An inductive inference to X is said to be cogent so long as the data are best explained by positing X. We do this all time. For example, given our experience of human beings, we conclude that if Socrates is a human being, then Socrates is mortal. After all, every other human we observe is mortal, and there doesn't appear to be anything about Socrates that would make him an exception.
The Bible exposes a number of false inductive inferences. For example, in 2 Chronicles 32:13-14, King Sennacherib of Assyria has this to say to Judah: "Do you not know what my fathers and I have done to all the peoples of other lands? Were the gods of the nations in those lands able to save their land from my hand? Who among all the gods of those nations which my fathers put under the ban was able to save his people from my hand? Will your god, then, be able to save you from my hand?"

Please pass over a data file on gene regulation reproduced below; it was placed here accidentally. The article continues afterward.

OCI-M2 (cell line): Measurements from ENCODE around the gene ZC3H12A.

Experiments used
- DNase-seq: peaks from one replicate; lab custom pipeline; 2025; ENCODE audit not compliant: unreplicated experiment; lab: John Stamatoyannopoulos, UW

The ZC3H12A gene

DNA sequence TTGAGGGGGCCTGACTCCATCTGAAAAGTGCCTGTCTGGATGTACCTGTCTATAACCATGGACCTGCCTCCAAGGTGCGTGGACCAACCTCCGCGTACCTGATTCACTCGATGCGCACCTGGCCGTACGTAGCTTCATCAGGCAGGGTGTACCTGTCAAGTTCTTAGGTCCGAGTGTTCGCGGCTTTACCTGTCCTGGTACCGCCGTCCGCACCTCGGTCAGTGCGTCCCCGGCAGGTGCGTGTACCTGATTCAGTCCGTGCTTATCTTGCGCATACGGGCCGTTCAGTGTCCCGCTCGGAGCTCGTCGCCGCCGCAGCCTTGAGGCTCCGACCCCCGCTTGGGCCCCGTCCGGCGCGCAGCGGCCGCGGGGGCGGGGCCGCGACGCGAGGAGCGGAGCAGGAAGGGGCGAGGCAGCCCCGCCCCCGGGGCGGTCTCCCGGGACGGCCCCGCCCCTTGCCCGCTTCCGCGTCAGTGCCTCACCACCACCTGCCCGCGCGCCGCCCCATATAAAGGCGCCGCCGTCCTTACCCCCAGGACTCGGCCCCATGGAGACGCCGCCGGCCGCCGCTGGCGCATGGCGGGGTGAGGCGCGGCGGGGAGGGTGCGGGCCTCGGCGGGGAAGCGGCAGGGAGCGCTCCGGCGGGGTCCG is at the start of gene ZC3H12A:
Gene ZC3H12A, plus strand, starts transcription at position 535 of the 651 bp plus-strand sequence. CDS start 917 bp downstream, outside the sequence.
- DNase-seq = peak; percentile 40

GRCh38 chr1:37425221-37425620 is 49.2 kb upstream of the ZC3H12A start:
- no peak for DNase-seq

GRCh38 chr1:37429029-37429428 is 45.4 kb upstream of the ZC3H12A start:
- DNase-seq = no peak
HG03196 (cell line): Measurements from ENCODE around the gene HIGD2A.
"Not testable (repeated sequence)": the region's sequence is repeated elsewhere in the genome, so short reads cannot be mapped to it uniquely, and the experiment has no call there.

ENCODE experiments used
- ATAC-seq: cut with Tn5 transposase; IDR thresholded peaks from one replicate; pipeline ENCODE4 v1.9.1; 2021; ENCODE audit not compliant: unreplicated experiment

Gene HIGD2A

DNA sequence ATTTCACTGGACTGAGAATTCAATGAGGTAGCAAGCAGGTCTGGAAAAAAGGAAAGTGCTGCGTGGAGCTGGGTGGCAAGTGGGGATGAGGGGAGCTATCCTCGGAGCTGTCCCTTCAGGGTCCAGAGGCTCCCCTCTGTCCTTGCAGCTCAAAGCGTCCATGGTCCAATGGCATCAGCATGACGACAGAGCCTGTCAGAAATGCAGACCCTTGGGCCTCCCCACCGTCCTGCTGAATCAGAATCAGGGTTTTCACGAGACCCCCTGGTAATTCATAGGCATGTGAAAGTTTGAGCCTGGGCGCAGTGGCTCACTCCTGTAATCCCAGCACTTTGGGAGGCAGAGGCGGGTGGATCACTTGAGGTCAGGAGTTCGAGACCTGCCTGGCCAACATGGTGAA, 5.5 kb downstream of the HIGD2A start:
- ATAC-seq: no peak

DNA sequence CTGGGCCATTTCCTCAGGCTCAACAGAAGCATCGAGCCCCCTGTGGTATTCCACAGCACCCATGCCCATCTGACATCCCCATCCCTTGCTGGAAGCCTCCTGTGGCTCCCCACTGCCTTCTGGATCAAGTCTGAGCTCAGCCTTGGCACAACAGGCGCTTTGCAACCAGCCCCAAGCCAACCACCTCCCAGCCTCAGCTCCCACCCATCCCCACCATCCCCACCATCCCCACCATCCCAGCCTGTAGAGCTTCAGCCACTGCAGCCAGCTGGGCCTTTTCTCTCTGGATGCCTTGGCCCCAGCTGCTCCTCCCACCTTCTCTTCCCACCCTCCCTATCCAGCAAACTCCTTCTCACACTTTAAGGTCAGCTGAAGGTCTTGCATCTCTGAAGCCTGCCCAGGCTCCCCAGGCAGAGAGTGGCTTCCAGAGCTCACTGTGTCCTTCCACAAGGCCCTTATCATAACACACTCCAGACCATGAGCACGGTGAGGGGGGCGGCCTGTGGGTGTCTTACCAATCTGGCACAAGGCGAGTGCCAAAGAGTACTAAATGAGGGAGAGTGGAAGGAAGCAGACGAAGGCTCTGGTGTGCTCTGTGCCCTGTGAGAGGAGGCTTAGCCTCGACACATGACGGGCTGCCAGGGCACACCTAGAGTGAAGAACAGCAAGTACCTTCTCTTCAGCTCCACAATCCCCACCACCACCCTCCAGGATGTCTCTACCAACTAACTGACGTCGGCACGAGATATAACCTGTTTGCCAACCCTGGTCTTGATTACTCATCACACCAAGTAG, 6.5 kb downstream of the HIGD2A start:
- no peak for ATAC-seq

Sennacherib's point is simple enough: the god of every other nation X was unable to save X. Yahweh is the god of Israel. Therefore, Yahweh will most likely fail to save Israel.
Of course, we later read that Sennacherib's invasion fails (2 Chronicles 32:21-23). Why is this?
Inductive inferences are only cogent insofar as there is uniformity in certain key analogies. However, there is a disparity between the gods of the nations that Sennacherib conquered and the God of Israel, Yahweh - namely, Yahweh is maximally great. A cogent inductive argument would have taken the finitude of these other gods into account.